Schaffhausen also has a bus network of six lines, linking it with nearby places such as Herblingen and Neuhausen am Rheinfall.


The town has two football teams, SV Schaffhausen of the second tier, the Swiss 1. Liga, and FC Schaffhausen of the Swiss Challenge League.


Schaffhausen has an average of 124.9 days of rain or snow per year and on average receives 883 mm (34.8 in) of precipitation. The wettest month is August during which time Schaffhausen receives an average of 98 mm (3.9 in) of rain or snow. During this month there is precipitation for an average of 11.6 days. The month with the most days of precipitation is May, with an average of 12.4, but with only 77 mm (3 in) of rain or snow. The driest month of the year is March with an average of 59 mm (2.3 in) of precipitation over 11.6 days.[8]

Weather data for Schaffhausen
Month Jan Feb Mar Apr May Jun Jul Aug Sep Oct Nov Dec Year
Average high °C (°F) 1.6
Daily mean °C (°F) -1
Average low °C (°F) -3.3
Precipitation mm (inches) 65
Avg. precipitation days 11.2 9.3 11.2 10.9 12.4 11.1 10.7 11.6 8.2 7.8 10.1 10.4 124.9
Source: MeteoSchweiz[8] May 8, 2009

Heritage sites of national significance

There 35 buildings or sites in Schaffhausen that are listed as Swiss heritage sites of national significance. This includes the entire old city of Schaffhausen, the city walls, the Giesserei +GF+ Werk I factory, the city and cantonal archives, the Schweizersbild Paleolithic cave and the Herblingen and Grüthalde Neolithic settlements. Additionally, there are four former guild houses and seven houses on the list. There are only two religious buildings on the list, the former Benedictine All Saints Abbey and the Church of St. John[9]

See also

External links


  1. ^ Bundesamt fur Statistik (Federal Department of Statistics) (2008). "Bilanz der ständigen Wohnbevölkerung (Total) nach Bezirken und Gemeinden". Retrieved November 5, 2008.   (German)
  2. ^ a b c "Schaffhausen (city)". Encyclopædia Britannica. 24. 1911. pp. 312. Retrieved 18 April 2009.  
  3. ^ Flags of the accessed 22-December-2009
  4. ^ Canton Schaffhausen website-Numbers and facts accessed 18 April 2009. (German)
  5. ^ Atkinson, Rick, The Day of the Battle
  6. ^ a b c d e Swiss Federal Statistical Office accessed 22-December-2009
  7. ^ a b c d e f g Statistical Office of the Canton of Schaffhausen (German) accessed 2 December 2009
  8. ^ a b "Temperature and Precipitation Average Values-Table, 1961-1990" (in German, French, Italian). Federal Office of Meteorology and Climatology - MeteoSwiss. Retrieved 8 May 2009.  , the weather station elevation is 438 meters above sea level.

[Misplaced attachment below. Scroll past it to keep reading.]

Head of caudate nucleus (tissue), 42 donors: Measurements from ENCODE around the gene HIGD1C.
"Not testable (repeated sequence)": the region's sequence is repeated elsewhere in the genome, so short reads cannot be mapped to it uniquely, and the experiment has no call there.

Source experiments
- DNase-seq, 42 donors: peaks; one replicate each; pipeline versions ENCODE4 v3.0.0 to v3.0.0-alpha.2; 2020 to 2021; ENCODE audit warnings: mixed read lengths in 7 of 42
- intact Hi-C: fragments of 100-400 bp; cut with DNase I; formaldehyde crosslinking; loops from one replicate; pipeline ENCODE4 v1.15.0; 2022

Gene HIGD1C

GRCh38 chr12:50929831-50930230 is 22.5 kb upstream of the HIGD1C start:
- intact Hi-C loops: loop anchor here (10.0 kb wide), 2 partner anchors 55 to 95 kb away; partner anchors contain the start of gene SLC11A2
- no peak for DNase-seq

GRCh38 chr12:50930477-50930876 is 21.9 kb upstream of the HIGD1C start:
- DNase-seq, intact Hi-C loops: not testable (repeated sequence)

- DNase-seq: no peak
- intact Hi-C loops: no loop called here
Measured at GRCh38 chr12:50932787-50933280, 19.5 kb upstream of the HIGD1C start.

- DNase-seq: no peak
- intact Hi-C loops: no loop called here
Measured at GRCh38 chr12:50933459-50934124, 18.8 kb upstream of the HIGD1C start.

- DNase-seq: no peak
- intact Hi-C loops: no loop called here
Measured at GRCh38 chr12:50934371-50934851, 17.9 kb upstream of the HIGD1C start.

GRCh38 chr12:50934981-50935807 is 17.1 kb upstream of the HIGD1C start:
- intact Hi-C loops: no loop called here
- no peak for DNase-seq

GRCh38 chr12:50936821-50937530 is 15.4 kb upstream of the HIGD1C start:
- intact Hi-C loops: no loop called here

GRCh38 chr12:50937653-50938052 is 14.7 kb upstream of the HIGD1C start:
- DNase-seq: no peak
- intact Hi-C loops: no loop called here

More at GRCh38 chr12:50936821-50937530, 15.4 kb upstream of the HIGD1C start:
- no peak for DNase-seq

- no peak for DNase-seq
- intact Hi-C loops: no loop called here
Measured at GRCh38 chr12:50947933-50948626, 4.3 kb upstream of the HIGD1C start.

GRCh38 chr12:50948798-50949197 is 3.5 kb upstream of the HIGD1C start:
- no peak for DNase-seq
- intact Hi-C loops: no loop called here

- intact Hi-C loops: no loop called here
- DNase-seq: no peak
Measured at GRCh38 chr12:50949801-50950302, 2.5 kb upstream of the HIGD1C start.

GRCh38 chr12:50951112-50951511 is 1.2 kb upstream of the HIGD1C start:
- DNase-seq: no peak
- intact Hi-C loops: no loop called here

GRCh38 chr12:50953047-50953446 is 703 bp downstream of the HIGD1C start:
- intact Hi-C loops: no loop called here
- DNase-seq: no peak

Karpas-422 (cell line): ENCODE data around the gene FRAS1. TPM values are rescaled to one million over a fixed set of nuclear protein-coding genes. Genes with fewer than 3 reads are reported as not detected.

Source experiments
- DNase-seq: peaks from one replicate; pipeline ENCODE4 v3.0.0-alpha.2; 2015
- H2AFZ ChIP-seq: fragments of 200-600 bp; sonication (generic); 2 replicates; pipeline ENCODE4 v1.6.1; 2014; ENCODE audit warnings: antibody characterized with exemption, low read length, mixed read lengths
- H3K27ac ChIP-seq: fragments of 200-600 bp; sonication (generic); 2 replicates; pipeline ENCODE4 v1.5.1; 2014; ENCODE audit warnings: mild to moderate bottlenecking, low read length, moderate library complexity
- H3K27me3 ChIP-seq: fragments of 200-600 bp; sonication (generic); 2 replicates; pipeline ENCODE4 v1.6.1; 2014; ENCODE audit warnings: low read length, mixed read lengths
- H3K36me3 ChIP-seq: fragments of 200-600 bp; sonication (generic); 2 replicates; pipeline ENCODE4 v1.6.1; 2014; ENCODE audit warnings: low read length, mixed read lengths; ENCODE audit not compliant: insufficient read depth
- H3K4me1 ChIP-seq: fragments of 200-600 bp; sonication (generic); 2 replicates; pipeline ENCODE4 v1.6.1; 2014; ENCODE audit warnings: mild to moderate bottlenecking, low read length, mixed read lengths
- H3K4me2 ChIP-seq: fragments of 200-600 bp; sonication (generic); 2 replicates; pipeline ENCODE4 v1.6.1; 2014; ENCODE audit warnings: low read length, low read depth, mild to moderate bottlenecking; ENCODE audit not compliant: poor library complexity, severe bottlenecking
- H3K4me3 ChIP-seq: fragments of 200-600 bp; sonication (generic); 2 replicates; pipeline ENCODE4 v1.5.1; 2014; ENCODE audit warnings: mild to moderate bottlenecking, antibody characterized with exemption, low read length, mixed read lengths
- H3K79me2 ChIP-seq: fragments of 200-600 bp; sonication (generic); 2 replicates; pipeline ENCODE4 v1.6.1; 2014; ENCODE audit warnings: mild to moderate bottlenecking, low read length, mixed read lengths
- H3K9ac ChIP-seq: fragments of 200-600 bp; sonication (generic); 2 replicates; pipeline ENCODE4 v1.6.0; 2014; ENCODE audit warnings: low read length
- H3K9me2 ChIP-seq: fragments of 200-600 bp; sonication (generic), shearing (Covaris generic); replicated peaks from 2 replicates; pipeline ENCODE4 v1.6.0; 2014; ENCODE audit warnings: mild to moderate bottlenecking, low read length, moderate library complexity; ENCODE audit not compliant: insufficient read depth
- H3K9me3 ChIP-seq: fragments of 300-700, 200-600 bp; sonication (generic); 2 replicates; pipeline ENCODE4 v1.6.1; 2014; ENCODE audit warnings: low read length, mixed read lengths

9. ^ Swiss inventory of cultural property of national and regional significance 21.11.2008 version, (German) accessed 22-Dec-2009

Travel guide

Up to date as of January 14, 2010

From Wikitravel

Europe : Central Europe : Switzerland : Schaffhausen

Schaffhausen [1] is a city in north-eastern Switzerland on the river Rhine, next to the German border.

Rhine in Schaffhausen
Rhine in Schaffhausen


Schaffhausen is a city-canton which entered the the Swiss Confederation in 1501. It is Switzerland's northernmost canton and is mostly agricultural land.

In 1944 Schaffhausen was bombed by the United States Air Force, killing 40 people — it was later determined that the daylight raid was an accident, due to a navigational error.

The current population of Schaffhausen is 33'700.

Get in

By train

From Zurich within 50 minutes, once an hour.

By car

From Zurich: Take the A4/E41 direction north. It will lead you right into the city. Note that you need a vignette for all swiss highways.

Get around

Local buses [2], by foot in the old city. Busses to all directions every 20 minutes, in busy times every 10 minutes. For CHF 5.- you can get a "Tageskarte" which allows you to use all busses for a whole day.

  • Walk through the old city [3] and admire the renaissance buildings.
  • Visit the Munot [4] fortress and enjoy the view over the old city and the beautiful landscape.
  • Rhine Falls, the largest waterfalls in Europe. Walk or take the bus there. Visitors can see the waterfalls up close from several viewing platforms, and can also take a boat up to an outcropping in the middle of the falls.
  • Stadttheater Schaffhausen, Herrenacker 22, 8200 Schaffhausen, +41 52 625 05 55 (, fax: +41 52 632 54 32), [5]. Mo-Fr 4PM-6PM, Sa 9.30AM-11AM. Local playhouse with a beautiful interior decoration  edit